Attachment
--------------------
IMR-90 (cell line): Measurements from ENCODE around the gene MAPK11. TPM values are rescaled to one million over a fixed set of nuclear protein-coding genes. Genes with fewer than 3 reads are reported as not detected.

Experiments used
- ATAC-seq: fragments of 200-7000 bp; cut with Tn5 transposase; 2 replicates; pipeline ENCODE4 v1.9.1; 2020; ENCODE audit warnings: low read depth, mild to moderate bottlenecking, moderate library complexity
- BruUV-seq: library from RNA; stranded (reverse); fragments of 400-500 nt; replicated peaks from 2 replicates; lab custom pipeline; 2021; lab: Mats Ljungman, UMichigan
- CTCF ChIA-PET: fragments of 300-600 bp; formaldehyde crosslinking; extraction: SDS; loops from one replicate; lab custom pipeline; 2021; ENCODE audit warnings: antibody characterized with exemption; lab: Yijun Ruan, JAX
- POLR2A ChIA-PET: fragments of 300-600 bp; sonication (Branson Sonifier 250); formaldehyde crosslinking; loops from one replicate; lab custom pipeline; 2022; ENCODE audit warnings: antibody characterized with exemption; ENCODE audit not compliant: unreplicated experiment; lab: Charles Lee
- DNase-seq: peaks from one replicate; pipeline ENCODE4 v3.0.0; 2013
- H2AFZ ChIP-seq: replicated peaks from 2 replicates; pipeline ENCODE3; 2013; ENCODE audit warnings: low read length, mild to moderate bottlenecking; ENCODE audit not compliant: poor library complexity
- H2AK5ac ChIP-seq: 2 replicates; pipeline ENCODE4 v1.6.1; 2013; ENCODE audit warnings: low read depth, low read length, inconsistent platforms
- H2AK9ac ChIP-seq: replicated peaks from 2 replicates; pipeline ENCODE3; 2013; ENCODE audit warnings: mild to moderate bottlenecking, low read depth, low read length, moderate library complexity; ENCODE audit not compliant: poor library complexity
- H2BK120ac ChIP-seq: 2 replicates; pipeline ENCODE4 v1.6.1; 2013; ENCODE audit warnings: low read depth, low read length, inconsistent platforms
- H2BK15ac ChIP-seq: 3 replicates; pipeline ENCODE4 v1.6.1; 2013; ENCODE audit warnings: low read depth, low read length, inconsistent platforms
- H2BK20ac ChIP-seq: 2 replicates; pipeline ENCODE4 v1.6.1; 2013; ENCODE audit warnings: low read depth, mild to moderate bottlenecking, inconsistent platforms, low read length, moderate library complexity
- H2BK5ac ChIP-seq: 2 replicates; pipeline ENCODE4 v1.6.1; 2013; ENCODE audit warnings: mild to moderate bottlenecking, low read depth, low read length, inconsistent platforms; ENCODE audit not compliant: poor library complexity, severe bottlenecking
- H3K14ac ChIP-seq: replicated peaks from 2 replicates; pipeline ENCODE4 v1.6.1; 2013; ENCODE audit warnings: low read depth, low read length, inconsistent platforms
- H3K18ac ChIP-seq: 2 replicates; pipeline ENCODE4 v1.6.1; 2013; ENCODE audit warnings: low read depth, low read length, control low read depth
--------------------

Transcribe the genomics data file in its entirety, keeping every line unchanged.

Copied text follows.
IMR-90 (cell line): Measurements from ENCODE around the gene MAPK11. TPM values are rescaled to one million over a fixed set of nuclear protein-coding genes. Genes with fewer than 3 reads are reported as not detected.

Experiments used
- ATAC-seq: fragments of 200-7000 bp; cut with Tn5 transposase; 2 replicates; pipeline ENCODE4 v1.9.1; 2020; ENCODE audit warnings: low read depth, mild to moderate bottlenecking, moderate library complexity
- BruUV-seq: library from RNA; stranded (reverse); fragments of 400-500 nt; replicated peaks from 2 replicates; lab custom pipeline; 2021; lab: Mats Ljungman, UMichigan
- CTCF ChIA-PET: fragments of 300-600 bp; formaldehyde crosslinking; extraction: SDS; loops from one replicate; lab custom pipeline; 2021; ENCODE audit warnings: antibody characterized with exemption; lab: Yijun Ruan, JAX
- POLR2A ChIA-PET: fragments of 300-600 bp; sonication (Branson Sonifier 250); formaldehyde crosslinking; loops from one replicate; lab custom pipeline; 2022; ENCODE audit warnings: antibody characterized with exemption; ENCODE audit not compliant: unreplicated experiment; lab: Charles Lee
- DNase-seq: peaks from one replicate; pipeline ENCODE4 v3.0.0; 2013
- H2AFZ ChIP-seq: replicated peaks from 2 replicates; pipeline ENCODE3; 2013; ENCODE audit warnings: low read length, mild to moderate bottlenecking; ENCODE audit not compliant: poor library complexity
- H2AK5ac ChIP-seq: 2 replicates; pipeline ENCODE4 v1.6.1; 2013; ENCODE audit warnings: low read depth, low read length, inconsistent platforms
- H2AK9ac ChIP-seq: replicated peaks from 2 replicates; pipeline ENCODE3; 2013; ENCODE audit warnings: mild to moderate bottlenecking, low read depth, low read length, moderate library complexity; ENCODE audit not compliant: poor library complexity
- H2BK120ac ChIP-seq: 2 replicates; pipeline ENCODE4 v1.6.1; 2013; ENCODE audit warnings: low read depth, low read length, inconsistent platforms
- H2BK15ac ChIP-seq: 3 replicates; pipeline ENCODE4 v1.6.1; 2013; ENCODE audit warnings: low read depth, low read length, inconsistent platforms
- H2BK20ac ChIP-seq: 2 replicates; pipeline ENCODE4 v1.6.1; 2013; ENCODE audit warnings: low read depth, mild to moderate bottlenecking, inconsistent platforms, low read length, moderate library complexity
- H2BK5ac ChIP-seq: 2 replicates; pipeline ENCODE4 v1.6.1; 2013; ENCODE audit warnings: mild to moderate bottlenecking, low read depth, low read length, inconsistent platforms; ENCODE audit not compliant: poor library complexity, severe bottlenecking
- H3K14ac ChIP-seq: replicated peaks from 2 replicates; pipeline ENCODE4 v1.6.1; 2013; ENCODE audit warnings: low read depth, low read length, inconsistent platforms
- H3K18ac ChIP-seq: 2 replicates; pipeline ENCODE4 v1.6.1; 2013; ENCODE audit warnings: low read depth, low read length, control low read depth